Docket Management
Docket: 02N-0209 - Request for Comment on First Amendment Issues
Comment Number: EC -93

Accepted - Volume 2

Comment Record
Commentor Ms. Diana Marlene Austring Date/Time 2002-06-01 08:16:21
Organization Independent USANA Associate
Category Dietary Supplement Industry

Comments for FDA General
Questions
1. Are there arguments for regulating speech about drugs more comprehensively than, for example, about dietary supplements? What must an administrative record contain to sustain such a position? In particular, could FDA sustain a position that certain promotional speech about drugs is inherently misleading, unless it complies with FDA requirements? Does anything turn on whether the speech is made to learned intermediaries or to consumers? What is the evidentiary basis of such a distinction? Anything that may have severe side-effects that can be deleterious to health should be regulated, but the potential health benefits of products should also be available. There has never been a double-blind, placebo-controlled scientific study to determine that cigarette smoking causes cancer, yet it was recognised epidemiologically and has been accepted as fact. Why cannot the epidemiologically indicated health benefits of high-quality, pharmaceutical-grade supplements be promoted?
2. Is FDA's current position regarding direct-to-consumer and other advertisements consistent with empirical research on the effects of those advertisements, as well as with relevant legal authority? What are the positive and negative effects, if any, of industry's promotion of prescription drugs, biologics, and/or devices? Does the current regulatory approach and its implementation by industry lead to over-prescription of drugs? Do they increase physician visits or patient compliance with medication regimes? Do they cause patient visits that lead to treatment for under-diagnosed diseases? Does FDA's current approach and its implementation by industry lead to adequate treatment for under-diagnosed diseases? Do they lead to adequate patient understanding of the potential risks associated with use of drugs? Does FDA's current approach and its implementation by industry create any impediments to the ability of doctors to give optimal medical advice or prescribe optimal treatment? I'm appalled at the power the huge drug companies have. There have been recent reporting of breaches going back over several years which are only being made public now, and they seem to be done with impunity...
3. May FDA distinguish claims concerning conventional foods from those relating to dietary supplements, taking into account limits on claims that can be made about foods in the Nutrition Labeling and Education Act, 21 U.S.C. 301, 321, 337, 343, 371? What must an administrative record contain to sustain or deny claims on food labels? How can information best be presented in a succinct but non-misleading fashion? To what extent do assertions in claims need qualifications or disclaimers added to the label to avoid any misconceptions that consumers may draw? Is there a basis to believe that consumers approach claims about conventional foods and dietary supplements differently? This is a real hornet's nest since any claims about, for instance, the vitamin-C content of oranges cannot be valid. It's been proven that the nutritional content of any particular food product depends on the soil in which that product was grown: if the soil was deficient (as most is), the produce will be deficient. On the other hand, with companies that use pharmaceutical Good Manufacturing Practices, you are guaranteed that what's on the label is no more and no less than what's in the product.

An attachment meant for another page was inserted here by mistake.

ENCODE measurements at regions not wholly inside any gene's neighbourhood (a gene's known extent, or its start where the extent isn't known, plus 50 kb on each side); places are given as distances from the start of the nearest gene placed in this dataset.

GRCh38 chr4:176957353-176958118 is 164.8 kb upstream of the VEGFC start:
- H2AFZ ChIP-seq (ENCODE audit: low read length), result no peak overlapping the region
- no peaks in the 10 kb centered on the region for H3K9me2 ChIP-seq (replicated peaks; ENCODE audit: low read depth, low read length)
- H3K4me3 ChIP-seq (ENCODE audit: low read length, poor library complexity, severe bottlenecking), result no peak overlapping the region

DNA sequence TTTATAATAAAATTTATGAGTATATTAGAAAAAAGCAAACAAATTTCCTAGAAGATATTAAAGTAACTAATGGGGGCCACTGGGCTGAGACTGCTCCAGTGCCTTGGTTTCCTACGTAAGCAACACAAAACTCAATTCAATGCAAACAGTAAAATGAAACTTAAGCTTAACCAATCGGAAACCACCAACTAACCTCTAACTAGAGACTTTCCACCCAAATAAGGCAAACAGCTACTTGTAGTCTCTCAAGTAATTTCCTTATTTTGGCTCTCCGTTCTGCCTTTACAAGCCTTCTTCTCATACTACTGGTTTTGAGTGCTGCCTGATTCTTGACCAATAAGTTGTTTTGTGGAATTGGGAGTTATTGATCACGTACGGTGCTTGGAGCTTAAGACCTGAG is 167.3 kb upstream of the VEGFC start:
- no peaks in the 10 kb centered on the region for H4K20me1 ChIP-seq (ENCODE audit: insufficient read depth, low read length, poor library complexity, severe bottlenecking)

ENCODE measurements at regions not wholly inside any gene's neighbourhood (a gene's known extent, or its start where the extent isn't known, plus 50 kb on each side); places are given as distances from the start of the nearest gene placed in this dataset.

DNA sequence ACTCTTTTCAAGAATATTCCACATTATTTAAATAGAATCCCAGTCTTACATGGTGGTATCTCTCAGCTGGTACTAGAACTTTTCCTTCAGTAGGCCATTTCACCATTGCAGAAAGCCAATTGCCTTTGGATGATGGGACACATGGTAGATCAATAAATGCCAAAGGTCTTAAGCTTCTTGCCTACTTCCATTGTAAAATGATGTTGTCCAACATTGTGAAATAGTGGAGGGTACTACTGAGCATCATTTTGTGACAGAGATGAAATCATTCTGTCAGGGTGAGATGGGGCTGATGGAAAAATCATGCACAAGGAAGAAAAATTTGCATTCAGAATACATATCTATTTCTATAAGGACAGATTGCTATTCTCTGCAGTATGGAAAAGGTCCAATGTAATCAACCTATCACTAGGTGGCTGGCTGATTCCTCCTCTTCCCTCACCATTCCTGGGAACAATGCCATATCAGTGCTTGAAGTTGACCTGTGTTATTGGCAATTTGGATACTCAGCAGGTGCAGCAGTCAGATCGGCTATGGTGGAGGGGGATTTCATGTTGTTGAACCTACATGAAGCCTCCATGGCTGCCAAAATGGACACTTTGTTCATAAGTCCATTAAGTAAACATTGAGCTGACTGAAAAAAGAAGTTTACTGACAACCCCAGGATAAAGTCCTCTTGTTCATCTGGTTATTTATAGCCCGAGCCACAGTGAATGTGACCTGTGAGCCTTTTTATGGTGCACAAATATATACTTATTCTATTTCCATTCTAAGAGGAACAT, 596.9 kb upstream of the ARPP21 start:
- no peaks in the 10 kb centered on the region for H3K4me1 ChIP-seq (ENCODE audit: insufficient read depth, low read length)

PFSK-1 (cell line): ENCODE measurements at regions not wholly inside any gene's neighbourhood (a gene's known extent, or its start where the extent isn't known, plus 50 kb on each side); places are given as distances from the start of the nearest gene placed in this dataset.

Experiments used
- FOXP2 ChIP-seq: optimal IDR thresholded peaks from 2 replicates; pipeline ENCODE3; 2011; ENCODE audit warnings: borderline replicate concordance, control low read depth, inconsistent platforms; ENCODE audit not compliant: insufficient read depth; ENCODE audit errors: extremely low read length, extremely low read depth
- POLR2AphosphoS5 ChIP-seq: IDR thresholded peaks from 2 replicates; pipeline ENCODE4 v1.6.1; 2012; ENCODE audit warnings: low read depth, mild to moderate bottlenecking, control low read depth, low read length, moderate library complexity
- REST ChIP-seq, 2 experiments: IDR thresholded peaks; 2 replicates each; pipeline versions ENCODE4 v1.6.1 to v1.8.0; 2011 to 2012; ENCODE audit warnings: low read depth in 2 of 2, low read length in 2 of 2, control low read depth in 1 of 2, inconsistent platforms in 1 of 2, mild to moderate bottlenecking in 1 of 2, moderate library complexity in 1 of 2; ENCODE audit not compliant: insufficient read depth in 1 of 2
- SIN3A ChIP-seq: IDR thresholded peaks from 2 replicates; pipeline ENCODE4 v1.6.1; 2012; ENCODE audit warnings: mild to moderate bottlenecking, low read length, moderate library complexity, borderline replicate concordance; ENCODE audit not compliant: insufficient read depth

4. Should disclaimers be required to be in the same (or smaller or larger) size of type and given equal prominence with claims? Is there any relevant authority or social science research on this issue? I believe that any claims (positive or negative) should be given equal prominence.
5. How can warnings be made most effective in preventing harm while minimizing the chances of consumer confusion or inattention? Is there any evidence as to which types of warnings consumers follow or disregard? Clear communication... Advise people to seek guidance if they aren't sure.
6. What arguments or social science evidence, if any, can be used to support distinguishing between claims made in advertisements and those made on labels? Does the First Amendment and the relevant social science evidence afford the Government greater latitude over labels? Labels must have disclaimers and proven (or even suspected) side-effects listed, and I tend to think ads should have them, too.
7. Would permitting speech by manufacturer, distributor, and marketer about off-label uses undermine the act's requirement that new uses must be approved by the FDA? If so, how? If not, why not? What is the extent of FDA's ability to regulate speech concerning off-label uses? There should be strong scientific backing for any claims made; if new evidence comes to light, it should be added to the products' approved claims.
8. Do FDA's speech-related regulations advance the public health concerns they are designed to address? Are there other alternative approaches that FDA could pursue to accomplish those objectives with fewer restrictions on speech? I think there are lots of ads for drugs that are blatant in their hype (and miniscule in their unreadable fine print) while responsible, ethical supplement companies aren't allowed to give people the evidence which strongly suggests or proves health benefits.
9. Are there any regulations, guidance, policies, and practices FDA should change, in light of governing First Amendment authority? I think that the FDA should be doing everything in its power to encourage people to be proactive about their health and practice prevention of disease rather than depend on treatments for disease. Put a fence at the top of the cliff rather than an ambulance at the bottom.




EC -93